Falling Through the Cracks is Harder on a Solid Foundation
By DeJunne’ Clark Jackson, MA, MAT, MEd, CALT
In recent days, the Louisiana Department of Education has found itself on the receiving end of $2 million from the Louisiana legislature, earmarked to combat an ongoing, significantly critical epidemic plaguing our state – early childhood literacy. And as a mother of a child with Dyslexia, this is huge!
For far too long, parents of students with reading disabilities have had a hard road to identification. This has been, in part, due to the nation-wide issue of how all children have been taught to read over the last decades or so. Because of the sweeping popularity of teaching implicit over explicit in the early years of learning to read, structured phonics instruction has all but withered and died, along with our children’s ability to be effective learners with long-term school success. Teachers and parents, alike, are discovering that we’ve been going about this all wrong. Students need phonics and phonological awareness instruction that is explicit, systematic, sequential, and cumulative – what we now know as components of the science of reading. Moreover, we know that students who struggle to read, dyslexic students specifically, need this same type of instruction.
Our students are behind in reading proficiency – meaning, they are not where they should be. The 2019 Nation’s Report Card (NAEP)1 shows that 74% of Louisiana’s 4th grade students are reading below grade level proficiency. The scores fair no better for 8th grade students with 73% scoring below proficient on the same national assessment. Louisiana has made no significant progress toward mastering grade-level competence since 2003, with the exception of a statistically significant difference in the 2015 assessment year.
Why is this so important? Because our kids are behind the nation in scores and, now, are even behind the state of Mississippi (no offense) – who had the only score increase from 2017-2019, surpassing all other states in meeting proficiency guidelines. How did they do it? They got serious about and began to fund reading initiatives in their state and the results speak for itself. But beyond being behind other states in the nation, so many of our students are behind within our own state.
If a student doesn’t know how to read, the long-term impacts can include higher drop-out rates, likelihood of school-related anxiety, low self-esteem, multigenerational illiteracy, adverse behaviors, adult illiteracy, poverty, etc. Unfortunately, this is the reality of most dyslexic students who do not have support.
Even as an educator myself, I recognize that we are failing our students. The time for education reform is always but it must be direct and targeted with the scientific evidence to back it up. We have that. We know what it is. In fact, the Center for Development and Learning along with legislators were able to work collaboratively to ensure that this was a priority — and WE need to make it a priority also.
When our state makes the decision to use the $2 million to build our teacher capacity and knowledge to be able to deliver solid, core instruction to all students, my dyslexic kid benefits. When our state chooses to utilize those dollars to ensure that each student, in each classroom, in each school, within each school district receives instruction aligned with the science of reading focused on the way our brains learn to read, my dyslexic kid benefits. When we begin to provide all educators with evidence-based training and discontinue the use of opinion-based, haphazard literacy instruction, my dyslexic kid benefits. When our state determines that our students need teachers to have ongoing support for implementation of this knowledge, my dyslexic kid (and your non-dyslexic kid), benefits.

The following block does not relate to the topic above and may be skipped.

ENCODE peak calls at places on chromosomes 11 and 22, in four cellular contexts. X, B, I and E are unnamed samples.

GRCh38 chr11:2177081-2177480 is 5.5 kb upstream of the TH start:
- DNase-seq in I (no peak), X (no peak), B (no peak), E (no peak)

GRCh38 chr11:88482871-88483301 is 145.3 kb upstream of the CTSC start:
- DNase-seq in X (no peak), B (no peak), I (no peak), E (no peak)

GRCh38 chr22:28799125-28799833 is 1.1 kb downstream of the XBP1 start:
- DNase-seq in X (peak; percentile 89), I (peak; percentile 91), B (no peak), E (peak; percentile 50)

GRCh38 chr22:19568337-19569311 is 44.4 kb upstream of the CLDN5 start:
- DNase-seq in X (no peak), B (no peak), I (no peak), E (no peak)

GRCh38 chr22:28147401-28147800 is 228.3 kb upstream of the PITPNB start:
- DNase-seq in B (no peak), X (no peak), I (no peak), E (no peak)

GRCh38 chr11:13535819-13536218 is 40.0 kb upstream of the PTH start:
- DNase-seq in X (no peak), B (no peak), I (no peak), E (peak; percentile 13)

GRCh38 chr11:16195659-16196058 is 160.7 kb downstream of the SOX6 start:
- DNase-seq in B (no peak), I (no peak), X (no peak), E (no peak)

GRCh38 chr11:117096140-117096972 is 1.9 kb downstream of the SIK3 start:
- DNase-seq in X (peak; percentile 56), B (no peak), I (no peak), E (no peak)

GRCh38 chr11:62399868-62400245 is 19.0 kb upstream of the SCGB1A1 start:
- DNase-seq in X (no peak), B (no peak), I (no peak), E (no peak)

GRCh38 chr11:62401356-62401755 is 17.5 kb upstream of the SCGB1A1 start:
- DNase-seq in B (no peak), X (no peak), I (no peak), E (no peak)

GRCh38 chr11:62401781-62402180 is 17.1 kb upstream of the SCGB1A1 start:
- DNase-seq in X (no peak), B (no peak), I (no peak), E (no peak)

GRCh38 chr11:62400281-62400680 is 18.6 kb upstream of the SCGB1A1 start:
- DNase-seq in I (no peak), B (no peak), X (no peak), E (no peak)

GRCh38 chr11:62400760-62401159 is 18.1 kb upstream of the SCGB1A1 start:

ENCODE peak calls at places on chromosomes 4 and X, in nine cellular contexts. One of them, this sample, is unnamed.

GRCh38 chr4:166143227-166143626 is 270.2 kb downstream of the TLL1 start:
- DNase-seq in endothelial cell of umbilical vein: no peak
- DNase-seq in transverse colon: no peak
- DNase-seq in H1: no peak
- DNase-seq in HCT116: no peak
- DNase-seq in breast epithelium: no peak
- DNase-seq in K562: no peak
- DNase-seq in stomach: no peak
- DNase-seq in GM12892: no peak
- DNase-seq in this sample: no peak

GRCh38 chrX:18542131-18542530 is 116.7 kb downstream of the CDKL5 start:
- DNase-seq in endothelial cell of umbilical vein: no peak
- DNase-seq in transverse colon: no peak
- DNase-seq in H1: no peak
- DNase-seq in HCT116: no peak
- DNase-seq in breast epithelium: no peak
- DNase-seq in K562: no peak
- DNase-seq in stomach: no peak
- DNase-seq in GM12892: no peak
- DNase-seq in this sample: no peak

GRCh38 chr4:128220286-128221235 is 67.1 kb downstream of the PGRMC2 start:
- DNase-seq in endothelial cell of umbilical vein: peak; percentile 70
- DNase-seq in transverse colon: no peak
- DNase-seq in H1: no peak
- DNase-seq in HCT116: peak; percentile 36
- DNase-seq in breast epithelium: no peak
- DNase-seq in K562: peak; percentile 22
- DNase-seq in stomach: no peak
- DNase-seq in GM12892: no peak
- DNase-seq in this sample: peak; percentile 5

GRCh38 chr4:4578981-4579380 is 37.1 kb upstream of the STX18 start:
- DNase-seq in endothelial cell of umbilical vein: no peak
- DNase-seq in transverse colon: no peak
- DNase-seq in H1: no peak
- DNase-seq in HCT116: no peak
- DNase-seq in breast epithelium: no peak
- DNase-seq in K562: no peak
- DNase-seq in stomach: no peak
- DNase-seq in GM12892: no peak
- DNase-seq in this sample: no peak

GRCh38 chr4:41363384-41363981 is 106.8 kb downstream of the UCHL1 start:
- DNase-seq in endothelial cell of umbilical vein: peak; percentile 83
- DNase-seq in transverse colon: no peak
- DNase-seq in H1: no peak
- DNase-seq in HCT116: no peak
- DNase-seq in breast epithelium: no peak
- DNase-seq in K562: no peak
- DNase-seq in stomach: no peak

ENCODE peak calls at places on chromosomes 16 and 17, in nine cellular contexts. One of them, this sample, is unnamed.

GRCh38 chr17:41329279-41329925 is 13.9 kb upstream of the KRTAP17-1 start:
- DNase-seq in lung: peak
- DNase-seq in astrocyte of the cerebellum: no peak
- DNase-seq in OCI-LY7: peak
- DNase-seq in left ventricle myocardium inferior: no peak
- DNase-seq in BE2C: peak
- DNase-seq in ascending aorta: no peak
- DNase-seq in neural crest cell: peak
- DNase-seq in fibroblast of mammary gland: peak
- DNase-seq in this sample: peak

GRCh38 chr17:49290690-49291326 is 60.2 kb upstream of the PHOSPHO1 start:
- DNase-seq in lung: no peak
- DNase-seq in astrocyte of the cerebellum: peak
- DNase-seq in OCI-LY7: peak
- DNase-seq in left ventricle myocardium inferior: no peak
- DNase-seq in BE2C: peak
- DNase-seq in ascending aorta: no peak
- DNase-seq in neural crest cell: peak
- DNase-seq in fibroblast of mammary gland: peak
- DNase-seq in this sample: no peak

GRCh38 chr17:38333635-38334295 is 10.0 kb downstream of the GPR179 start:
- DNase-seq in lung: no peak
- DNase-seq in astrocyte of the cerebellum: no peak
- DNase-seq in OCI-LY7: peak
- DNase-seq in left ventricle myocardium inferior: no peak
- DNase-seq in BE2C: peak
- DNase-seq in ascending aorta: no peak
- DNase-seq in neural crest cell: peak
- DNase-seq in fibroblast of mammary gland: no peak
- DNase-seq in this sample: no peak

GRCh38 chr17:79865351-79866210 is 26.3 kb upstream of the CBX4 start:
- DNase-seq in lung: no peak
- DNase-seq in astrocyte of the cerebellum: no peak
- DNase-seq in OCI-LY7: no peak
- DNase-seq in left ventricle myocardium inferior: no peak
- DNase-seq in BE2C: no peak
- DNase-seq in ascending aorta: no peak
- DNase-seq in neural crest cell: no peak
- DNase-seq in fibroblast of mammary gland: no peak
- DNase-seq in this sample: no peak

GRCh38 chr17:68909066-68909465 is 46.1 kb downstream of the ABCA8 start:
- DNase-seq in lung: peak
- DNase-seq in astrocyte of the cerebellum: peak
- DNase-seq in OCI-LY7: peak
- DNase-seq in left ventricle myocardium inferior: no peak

Dyslexia instruction not only benefits dyslexic students, but it benefits all students. Now, though there is much work to be done with dyslexia in our state (that’s another soap box for another day), I recognize that this is a start and I’m optimistic that we are headed in the right direction.
Listen, it’s hard to fall through the cracks when the foundation is solid, right? We need to build that solid foundation that is stable enough to reach all students so that, when there is a struggling reader and dyslexic, we can dig deeper to provide those students, my student, with multisensory structured language therapy. This way, we can build upon and look toward the most streamlined, targeted, direct, and individualized method of instruction as a means for identification and intervention.
I once remember hearing someone speak on the benefits of reading to your children at home as a means to get kids reading. The one thing that blaringly stood out to me was that, while there are many benefits to reading, teaching them to read is not one of them. Kids don’t just learn to read by osmosis. We were born to speak not to read. This skill has to be taught and doesn’t come as easily to some. So, as such, I will continue to use my voice to speak about reading and I encourage all parents, educators, school leaders and legislators to do the same.
DeJunne’ Clark Jackson, MA, MAT, MEd, CALT
Vice President of Program Development
About DeJunne’ Clark Jackson: DeJunne’ is a warrior advocate and the proud mother of two amazing boys, one of whom has dyslexia. She’s worn many hats, past and present, as college disabilities coordinator, classroom teacher, school counselor, dyslexia practitioner, and family advocate. With an in-the-trenches approach, she leads the movement to tackle real-time issues of remediation for struggling readers. She serves as the Vice President of Program Development at the Center for Development and Learning.